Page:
Yemen's blood bank has sent out an urgent appeal to anyone who will listen as war and a blockade on the capital, Sanaa, may force the centre to close within a week. The National Blood Transfusion Centre director, Dr Adnan al-Hakimi, said the crisis emerged after French medical charity Medecins Sans Frontieres (MSF) informed the bank it was suspending its aid after more than two years of work. "We appeal to all humanitarian organisations in the international community and all financial donors to support the centre, as our medical supplies have nearly run out," said Hakimi. An MSF spokeswoman said the charity had handed over its support for the blood bank to the World Health Organization. "We will only be able to work for one more week, and after that if the humanitarian organisations don't mobilise to support the national centre, it will shut down."
United Nations officials have warned that the conflict in the Arab world's poorest nation is intensifying daily, with armed groups expanding, thousands facing the cholera epidemic, and seven million "on the cusp of famine". Speaking before the UN Security Council on Wednesday, Ismail Ould Cheikh Ahmed, UN special envoy to Yemen, called on all parties "to act for the sake of peace," saying "excuses are unacceptable...especially when the solutions are in plain sight." "The opportunity to reach peace is not yet lost," he said, urging the political leaders to recognise that "the continuation of the war can only lead to more human and physical loss". In the same meeting, UN humanitarian chief Stephen O'Brien said the warring parties and their outside backers should feel "deeply guilty" at driving a worsening conflict that has exposed millions of Yemeni civilians "to unfathomable pain and suffering", including seven million people now "on the cusp of famine." He urged the Security Council to "lean much more heavily and effectively on the parties, and those outside Yemen who are leading this policy and action."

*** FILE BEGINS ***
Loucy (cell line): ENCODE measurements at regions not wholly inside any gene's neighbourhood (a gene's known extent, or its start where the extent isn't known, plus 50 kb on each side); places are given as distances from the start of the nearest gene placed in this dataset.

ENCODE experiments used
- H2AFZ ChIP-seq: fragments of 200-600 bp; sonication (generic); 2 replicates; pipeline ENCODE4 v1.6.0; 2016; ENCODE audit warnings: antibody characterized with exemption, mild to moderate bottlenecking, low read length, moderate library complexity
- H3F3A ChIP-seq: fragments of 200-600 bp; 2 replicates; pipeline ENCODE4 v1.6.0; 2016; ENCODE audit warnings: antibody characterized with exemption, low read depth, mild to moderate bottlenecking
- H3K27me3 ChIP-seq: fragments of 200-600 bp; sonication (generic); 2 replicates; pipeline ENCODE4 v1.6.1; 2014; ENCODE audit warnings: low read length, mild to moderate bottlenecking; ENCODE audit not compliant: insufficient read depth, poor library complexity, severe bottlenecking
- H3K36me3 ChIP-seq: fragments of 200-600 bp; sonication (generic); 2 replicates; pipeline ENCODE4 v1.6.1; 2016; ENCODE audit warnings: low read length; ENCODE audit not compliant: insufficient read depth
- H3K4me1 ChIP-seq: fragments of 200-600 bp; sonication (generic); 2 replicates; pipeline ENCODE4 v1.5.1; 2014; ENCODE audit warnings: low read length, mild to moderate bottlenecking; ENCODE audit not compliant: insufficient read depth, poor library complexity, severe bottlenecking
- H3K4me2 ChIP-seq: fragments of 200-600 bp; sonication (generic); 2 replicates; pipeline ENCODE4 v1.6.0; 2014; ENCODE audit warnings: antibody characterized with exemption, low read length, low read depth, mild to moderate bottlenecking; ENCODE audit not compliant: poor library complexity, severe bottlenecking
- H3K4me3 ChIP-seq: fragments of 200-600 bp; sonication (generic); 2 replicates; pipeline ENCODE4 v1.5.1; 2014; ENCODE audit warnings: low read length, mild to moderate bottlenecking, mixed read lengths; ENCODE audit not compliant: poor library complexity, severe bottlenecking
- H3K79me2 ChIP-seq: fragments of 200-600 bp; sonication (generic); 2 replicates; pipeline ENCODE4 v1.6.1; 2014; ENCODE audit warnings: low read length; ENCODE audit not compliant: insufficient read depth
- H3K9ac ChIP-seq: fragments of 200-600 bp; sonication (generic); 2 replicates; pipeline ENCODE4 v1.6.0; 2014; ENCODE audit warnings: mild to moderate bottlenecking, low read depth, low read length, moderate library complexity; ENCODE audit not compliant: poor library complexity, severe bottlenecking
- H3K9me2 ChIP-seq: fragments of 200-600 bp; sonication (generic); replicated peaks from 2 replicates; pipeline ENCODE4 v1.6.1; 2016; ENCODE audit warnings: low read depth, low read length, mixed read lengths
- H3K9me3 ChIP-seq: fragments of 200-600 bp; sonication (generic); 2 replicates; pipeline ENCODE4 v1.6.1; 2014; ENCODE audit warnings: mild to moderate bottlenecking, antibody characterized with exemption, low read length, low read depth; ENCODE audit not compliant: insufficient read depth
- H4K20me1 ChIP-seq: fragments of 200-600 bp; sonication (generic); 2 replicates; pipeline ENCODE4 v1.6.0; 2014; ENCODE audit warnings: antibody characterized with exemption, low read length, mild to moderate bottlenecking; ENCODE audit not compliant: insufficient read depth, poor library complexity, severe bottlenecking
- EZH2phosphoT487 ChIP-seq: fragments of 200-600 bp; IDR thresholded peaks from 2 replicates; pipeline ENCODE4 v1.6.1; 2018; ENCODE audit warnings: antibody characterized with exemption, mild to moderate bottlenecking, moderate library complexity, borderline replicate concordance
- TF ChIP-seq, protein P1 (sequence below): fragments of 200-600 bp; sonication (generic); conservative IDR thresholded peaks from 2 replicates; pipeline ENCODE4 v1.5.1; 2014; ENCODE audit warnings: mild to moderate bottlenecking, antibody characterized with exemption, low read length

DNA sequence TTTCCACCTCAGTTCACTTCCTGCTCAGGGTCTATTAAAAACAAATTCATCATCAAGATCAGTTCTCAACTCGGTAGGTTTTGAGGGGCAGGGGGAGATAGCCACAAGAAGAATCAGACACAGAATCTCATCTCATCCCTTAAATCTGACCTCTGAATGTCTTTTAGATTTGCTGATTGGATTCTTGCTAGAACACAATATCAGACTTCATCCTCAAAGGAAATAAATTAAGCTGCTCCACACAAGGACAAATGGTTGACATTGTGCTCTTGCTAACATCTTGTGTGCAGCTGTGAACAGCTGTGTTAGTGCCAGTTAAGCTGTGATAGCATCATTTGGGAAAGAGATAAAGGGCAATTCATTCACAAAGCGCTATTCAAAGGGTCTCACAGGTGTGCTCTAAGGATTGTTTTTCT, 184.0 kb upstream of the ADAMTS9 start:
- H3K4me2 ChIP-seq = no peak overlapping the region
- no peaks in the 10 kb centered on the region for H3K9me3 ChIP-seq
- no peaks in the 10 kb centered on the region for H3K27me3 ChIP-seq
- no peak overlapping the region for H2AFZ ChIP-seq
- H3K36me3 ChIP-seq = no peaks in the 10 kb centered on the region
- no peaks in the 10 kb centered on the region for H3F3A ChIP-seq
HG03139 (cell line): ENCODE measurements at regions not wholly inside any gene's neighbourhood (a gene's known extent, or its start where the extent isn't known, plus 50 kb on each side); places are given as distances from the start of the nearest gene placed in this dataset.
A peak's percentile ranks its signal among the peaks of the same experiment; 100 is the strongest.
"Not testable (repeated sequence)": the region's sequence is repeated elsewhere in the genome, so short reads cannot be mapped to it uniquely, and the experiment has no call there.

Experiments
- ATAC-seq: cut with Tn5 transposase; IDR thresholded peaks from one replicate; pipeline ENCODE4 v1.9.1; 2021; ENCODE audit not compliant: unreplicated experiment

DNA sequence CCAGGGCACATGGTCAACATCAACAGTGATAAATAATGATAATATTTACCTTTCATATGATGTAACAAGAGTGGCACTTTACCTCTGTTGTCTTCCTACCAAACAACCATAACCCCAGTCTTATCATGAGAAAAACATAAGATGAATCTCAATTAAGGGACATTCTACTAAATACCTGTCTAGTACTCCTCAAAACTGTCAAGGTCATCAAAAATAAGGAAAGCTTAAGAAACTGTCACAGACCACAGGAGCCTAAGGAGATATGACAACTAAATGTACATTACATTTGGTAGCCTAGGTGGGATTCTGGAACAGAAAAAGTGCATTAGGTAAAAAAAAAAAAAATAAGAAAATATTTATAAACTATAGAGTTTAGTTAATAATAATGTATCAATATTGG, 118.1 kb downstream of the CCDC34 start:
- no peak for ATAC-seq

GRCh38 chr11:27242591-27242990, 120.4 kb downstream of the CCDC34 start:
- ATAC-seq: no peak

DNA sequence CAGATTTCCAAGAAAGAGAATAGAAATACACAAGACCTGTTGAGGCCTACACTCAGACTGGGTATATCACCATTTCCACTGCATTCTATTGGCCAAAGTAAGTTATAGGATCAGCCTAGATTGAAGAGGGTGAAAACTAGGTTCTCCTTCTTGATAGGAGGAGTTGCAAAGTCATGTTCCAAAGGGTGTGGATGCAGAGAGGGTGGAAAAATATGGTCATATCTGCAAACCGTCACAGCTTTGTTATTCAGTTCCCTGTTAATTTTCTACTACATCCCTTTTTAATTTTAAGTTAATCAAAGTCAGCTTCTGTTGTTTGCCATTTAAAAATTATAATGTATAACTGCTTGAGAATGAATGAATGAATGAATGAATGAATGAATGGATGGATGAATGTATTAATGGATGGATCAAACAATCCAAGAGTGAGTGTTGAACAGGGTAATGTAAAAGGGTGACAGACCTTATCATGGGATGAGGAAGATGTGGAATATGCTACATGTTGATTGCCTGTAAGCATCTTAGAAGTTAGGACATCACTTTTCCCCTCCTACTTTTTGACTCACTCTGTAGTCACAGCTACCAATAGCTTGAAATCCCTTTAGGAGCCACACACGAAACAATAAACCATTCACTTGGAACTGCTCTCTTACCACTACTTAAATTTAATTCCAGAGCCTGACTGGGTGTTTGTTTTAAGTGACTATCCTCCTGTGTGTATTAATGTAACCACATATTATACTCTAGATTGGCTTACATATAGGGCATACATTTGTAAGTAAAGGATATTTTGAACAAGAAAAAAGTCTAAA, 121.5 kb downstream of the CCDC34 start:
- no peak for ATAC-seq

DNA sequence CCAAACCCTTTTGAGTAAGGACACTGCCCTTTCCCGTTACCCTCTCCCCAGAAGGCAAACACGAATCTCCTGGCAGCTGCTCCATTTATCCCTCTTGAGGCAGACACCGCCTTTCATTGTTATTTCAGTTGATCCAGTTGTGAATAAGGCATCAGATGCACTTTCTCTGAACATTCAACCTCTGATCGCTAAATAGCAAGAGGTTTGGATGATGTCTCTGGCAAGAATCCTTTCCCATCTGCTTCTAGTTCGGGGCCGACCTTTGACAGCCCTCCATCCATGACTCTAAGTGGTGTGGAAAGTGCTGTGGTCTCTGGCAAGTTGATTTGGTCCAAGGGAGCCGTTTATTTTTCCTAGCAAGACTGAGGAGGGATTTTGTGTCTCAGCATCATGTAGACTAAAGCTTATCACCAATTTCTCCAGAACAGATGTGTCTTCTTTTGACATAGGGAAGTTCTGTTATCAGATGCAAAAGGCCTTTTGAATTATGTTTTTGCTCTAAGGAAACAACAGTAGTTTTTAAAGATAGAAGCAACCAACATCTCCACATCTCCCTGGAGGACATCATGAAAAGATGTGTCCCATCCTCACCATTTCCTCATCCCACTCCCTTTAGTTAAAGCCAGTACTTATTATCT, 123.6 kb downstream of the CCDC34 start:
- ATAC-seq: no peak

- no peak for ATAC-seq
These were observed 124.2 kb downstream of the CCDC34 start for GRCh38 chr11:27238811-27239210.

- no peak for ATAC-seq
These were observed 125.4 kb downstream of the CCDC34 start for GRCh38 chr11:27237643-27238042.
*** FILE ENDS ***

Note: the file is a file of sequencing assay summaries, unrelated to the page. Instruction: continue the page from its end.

Saudi Arabia's decision to ease its blockade on Yemen does not go far enough, say aid and human rights groups pointing to the spectre of famine that looms over the impoverished Arabian Peninsula country. The kingdom has said it will ease its blockade on rebel-held parts of the country from Thursday and allow "urgent humanitarian and relief materials" to pass through the Red Sea port of Hodeidah and the capital's Sanaa international airport. Saudi Arabia, which has been conducting an air campaign in Yemen since 2015, intensified its embargo on the country on November 5, closing all of the country's land, sea and air ports after Houthi rebels fired a ballistic missile towards the capital, Riyadh. The kingdom said the blockade was a necessary precaution aimed at preventing weapons being smuggled into Yemen by its regional rival, Iran. Iran has rejected allegations of arming the Houthis, calling them "malicious, irresponsible, destructive and provocative".
The Saudi and Emirati-led coalition has conducted air strikes on Yemen's Hudaida airport to support forces attempting to seize control from Houthi fighters inside, according to Saudi and Houthi media. The coalition warplanes carried out five strikes on the port city of Hudaida - a lifeline to millions of Yemenis - on Sunday in a continuation of the biggest battle of the war in three years, the Houthis' official SABA news agency said. Saudi-owned broadcaster Al Arabiya also reported strikes on the airport. The coalition launched a major offensive five days ago that could cut off supply lines to the capital Sanaa, which is controlled by the Houthis. Each side holds various parts of the airport.
SANAA – The Saudi-led coalition carried out airstrikes on the defense ministry in Yemen's rebel-held capital Sanaa late Friday, witnesses and rebel media said, leaving at least three civilians wounded. The Houthi rebel media outlet Al-Masirah reported two airstrikes targeting the defense ministry. One of the strikes hit a residential area near the ministry, witnesses said. "I was sitting at home and heard the first strike hit the ministry of defense. Minutes later, another strike hit my neighbor's house," resident Mohammed Aatif said.